Do it our way before it’s done to us
Our regional councillors don’t have anything like the public profile of city councillors. Who are they, where have they come from and why are they serving on the council? Central Community Newspapers regional reporter JIM CHIPP is finding out with regular
There is only one valid gauge of how well holders of public office are doing their jobs, says regional councillor and health board deputy chairman Peter Glensor.
‘‘I have come from a pretty humble background myself and I think it’s important that the powers that be measure their success by how they help or hurt the most vulnerable.’’
After leaving Heretaunga College, Mr Glensor served a term with Volunteer Service Abroad in a remote part of Sarawak, accessible only by plane or boat before studying at Victoria University and theological college in Auckland.
The experience gave him an awareness of another world and of cultural differences.
‘‘It completely changed my life,’’ he said. ‘‘I became interested in aid and development activities.’’
Returning to New Zealand, he attended university and involved himself in the Boys’ Brigade and the Methodist Church in Upper Hutt, which in turn led him into the aid organisation Corso, where he worked for two years.
‘‘ That was a very formative thing for me, because I met people who today are in very prominent roles around the country and was immersed in all this hot debate and discussion – to keep giving people food or to teach them to grow food; trade barriers. It was a hot-bed,’’ he said.
‘‘For me as a young man – 18 or 19 – it was exciting stuff.’’
After Mr Glensor finished university he found himself pulled in different directions.
He attended the World Council of Churches five-yearly assembly in Kenya, and then for five years was a Methodist minister in Masterton
He served as Wellington secretary of the national network of churches for five years, taking responsibility for young people, international affairs, aid and development.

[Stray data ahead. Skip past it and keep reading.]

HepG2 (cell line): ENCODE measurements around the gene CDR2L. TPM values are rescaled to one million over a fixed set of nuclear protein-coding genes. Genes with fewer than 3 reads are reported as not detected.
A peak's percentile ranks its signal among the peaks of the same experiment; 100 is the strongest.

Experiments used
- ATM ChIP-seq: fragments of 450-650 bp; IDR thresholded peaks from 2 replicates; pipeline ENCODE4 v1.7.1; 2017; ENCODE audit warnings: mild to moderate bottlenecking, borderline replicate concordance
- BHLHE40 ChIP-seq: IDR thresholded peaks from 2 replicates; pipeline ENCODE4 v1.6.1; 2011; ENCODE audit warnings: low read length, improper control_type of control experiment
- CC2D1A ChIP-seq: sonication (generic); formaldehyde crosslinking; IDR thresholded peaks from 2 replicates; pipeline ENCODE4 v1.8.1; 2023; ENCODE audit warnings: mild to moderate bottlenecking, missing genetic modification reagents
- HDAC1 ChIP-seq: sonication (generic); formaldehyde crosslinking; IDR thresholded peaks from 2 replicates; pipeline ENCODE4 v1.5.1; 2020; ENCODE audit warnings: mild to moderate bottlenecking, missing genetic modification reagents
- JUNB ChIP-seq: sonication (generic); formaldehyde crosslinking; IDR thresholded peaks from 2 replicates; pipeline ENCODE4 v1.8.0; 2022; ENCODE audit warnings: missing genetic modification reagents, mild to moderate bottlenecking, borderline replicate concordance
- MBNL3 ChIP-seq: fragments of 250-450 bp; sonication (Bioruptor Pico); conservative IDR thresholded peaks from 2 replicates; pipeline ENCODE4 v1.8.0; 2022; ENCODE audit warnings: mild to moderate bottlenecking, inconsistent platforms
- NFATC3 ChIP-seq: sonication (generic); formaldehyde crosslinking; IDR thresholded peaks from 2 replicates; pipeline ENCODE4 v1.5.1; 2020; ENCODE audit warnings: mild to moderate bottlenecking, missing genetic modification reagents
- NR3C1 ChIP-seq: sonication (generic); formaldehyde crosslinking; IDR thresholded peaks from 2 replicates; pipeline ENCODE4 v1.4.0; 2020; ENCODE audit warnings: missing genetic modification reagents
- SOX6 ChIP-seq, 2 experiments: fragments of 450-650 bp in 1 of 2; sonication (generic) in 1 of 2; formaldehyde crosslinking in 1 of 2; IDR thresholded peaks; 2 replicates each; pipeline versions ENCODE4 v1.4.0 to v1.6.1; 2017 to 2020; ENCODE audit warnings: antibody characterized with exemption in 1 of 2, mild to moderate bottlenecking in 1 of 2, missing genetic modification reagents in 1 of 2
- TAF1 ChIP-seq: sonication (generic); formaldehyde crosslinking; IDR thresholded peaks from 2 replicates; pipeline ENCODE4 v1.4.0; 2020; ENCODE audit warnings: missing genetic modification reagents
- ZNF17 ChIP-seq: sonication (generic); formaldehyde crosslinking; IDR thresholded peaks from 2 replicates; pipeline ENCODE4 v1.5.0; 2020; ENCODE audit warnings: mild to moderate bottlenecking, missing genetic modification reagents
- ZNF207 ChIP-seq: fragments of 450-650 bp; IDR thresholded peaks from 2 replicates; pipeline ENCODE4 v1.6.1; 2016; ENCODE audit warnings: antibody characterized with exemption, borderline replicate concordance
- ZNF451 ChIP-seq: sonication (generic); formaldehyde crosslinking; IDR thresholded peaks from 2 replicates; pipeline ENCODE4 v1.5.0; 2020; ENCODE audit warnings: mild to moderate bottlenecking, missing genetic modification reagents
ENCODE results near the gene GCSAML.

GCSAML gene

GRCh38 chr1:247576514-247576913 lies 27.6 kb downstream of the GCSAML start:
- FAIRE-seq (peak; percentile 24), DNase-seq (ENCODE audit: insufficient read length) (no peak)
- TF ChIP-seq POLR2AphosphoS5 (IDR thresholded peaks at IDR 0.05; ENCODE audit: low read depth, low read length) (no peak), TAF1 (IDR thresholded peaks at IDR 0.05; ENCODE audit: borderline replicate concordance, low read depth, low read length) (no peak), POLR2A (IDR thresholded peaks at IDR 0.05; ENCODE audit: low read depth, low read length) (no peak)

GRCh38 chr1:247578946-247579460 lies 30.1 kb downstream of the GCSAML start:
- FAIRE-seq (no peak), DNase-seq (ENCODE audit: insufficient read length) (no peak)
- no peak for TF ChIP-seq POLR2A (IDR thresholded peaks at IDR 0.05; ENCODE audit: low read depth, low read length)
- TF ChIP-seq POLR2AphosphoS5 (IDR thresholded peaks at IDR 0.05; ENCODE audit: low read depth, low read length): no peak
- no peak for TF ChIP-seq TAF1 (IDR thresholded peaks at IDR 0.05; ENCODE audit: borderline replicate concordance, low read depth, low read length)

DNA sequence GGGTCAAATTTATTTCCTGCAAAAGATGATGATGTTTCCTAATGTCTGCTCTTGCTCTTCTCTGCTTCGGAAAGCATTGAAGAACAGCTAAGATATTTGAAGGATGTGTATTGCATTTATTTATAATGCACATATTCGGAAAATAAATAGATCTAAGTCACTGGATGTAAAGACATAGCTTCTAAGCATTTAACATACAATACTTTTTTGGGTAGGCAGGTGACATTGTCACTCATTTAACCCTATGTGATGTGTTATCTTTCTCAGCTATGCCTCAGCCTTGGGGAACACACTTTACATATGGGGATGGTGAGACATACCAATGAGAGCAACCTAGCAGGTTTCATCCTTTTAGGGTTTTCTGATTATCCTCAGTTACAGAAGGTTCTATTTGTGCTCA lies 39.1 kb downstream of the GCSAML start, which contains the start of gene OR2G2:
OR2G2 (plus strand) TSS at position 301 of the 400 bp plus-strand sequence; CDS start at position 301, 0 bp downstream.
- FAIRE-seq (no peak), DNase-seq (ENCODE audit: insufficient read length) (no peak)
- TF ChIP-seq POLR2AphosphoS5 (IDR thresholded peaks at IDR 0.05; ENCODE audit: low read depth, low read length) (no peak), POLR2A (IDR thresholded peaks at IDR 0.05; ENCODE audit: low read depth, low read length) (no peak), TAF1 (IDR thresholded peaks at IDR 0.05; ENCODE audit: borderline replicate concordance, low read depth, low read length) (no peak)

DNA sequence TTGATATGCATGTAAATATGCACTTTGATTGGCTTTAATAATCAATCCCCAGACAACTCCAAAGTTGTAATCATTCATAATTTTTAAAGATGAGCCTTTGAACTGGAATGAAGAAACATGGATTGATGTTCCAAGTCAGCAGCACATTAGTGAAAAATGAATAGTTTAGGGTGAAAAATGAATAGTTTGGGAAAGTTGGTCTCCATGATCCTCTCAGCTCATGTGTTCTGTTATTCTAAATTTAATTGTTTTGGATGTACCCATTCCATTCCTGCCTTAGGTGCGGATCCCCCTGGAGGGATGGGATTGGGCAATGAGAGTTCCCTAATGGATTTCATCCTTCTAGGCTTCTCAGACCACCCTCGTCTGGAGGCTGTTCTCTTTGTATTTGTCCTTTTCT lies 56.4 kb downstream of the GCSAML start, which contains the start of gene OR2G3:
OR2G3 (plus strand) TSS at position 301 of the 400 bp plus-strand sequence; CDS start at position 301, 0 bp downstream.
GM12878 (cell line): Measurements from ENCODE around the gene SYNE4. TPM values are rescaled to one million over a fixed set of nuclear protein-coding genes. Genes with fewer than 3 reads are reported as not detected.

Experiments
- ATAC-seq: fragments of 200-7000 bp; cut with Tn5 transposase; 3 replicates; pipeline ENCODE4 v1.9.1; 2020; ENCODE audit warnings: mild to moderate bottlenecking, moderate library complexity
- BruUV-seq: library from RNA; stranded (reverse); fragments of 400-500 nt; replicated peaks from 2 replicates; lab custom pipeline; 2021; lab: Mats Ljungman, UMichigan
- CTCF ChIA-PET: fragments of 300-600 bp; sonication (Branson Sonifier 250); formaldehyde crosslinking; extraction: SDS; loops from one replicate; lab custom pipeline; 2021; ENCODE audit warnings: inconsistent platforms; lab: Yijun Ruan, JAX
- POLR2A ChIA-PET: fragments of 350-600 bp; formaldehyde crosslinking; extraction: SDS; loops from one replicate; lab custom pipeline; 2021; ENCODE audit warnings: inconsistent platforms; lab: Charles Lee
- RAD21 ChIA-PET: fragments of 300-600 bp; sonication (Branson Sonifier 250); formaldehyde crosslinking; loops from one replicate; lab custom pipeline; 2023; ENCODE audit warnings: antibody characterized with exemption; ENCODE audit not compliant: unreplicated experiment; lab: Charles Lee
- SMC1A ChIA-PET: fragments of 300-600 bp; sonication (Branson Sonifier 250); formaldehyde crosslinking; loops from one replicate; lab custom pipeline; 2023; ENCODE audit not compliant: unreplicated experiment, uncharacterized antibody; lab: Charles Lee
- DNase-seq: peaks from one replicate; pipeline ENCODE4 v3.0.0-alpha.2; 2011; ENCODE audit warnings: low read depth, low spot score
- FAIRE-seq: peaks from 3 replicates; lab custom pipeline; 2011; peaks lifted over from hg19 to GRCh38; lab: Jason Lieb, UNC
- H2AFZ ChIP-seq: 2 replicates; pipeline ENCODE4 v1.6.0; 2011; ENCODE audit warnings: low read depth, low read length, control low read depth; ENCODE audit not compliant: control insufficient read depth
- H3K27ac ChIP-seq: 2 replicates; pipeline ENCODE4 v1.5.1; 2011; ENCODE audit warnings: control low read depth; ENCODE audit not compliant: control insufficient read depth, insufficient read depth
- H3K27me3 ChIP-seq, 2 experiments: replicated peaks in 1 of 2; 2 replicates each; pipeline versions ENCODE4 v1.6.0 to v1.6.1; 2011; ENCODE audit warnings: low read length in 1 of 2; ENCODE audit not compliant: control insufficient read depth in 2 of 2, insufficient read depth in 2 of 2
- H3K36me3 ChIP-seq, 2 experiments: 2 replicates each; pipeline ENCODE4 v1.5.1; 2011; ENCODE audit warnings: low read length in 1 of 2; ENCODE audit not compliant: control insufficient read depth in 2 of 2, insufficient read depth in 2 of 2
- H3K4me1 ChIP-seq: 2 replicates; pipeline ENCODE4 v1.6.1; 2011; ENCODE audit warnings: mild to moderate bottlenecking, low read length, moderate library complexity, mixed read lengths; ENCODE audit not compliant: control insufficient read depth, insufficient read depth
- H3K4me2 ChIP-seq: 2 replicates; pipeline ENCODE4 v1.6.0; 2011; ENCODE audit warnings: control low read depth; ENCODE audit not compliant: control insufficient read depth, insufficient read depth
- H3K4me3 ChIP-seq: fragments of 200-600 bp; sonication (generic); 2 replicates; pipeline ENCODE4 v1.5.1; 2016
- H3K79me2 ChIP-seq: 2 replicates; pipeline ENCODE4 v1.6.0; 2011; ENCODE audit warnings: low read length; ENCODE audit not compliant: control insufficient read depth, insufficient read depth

‘‘During that time I did some very exciting stuff with young people. This was all political. I was seeing things. To be involved in the church was to help build a better community. This was how we framed our religious beliefs.’’
In 1987 Mr Glensor became a part-time community worker in the now infamous Pomare Housing New Zealand estate.
The other half of his time was spent working on Treaty of Waitangi issues.
‘‘I had this really interesting double job, and it was during this time we did all that exciting work getting the community house built and setting up a health service.’’
Both the National government of the time, and the Labour Party were very interested in the new service and later primary health organisations were partly modelled on it, he said.
When the Hutt Valley District Health Board was set up in 2001 Mr Glensor was invited to join the board. He was elected to the board in the first election, and has been on it ever since, serving two terms as chairman. He has also served as a city councillor in the meantime and, since 2004 has been a regional councillor.
Last year the Health Minister Tony Ryall co-opted him to serve as deputy chairman of the Capital & Coast District Health Board.
The people of the region need to think hard about how local public services are provided and how their councils can best advocate on their behalf, Mr Glensor said.
‘‘My view is that we need to be proactive in looking at different ways we can organise the region.
‘‘The reality is that one-third of the [country’s] population live in one territorial authority and the other two-thirds live in 76 localities. If we want to be noticed we need to be very focussed in order to press our case.
‘‘We in Wellington need to be singing the same song and singing it together. We have eight territorial authorities [city or district councils] for less than half a million people,’’ he said.
His personal preference would be for two-tier system of representation, with local boards deciding local priorities and an overarching authority collecting rates and making the decisions that make sense to be made regionally.
‘‘My fear is that, if we keep talking, after the next general election, we will end up getting told what to do like they have been in Auckland.
‘‘I’m saying to people ‘let’s do it ourselves before it gets done to us’.’’
Main man: Wellington Regional Council’s economic wellbeing committee chairman Peter Glensor is responsible for public transport, flood management, spatial planning, and economic and business issues.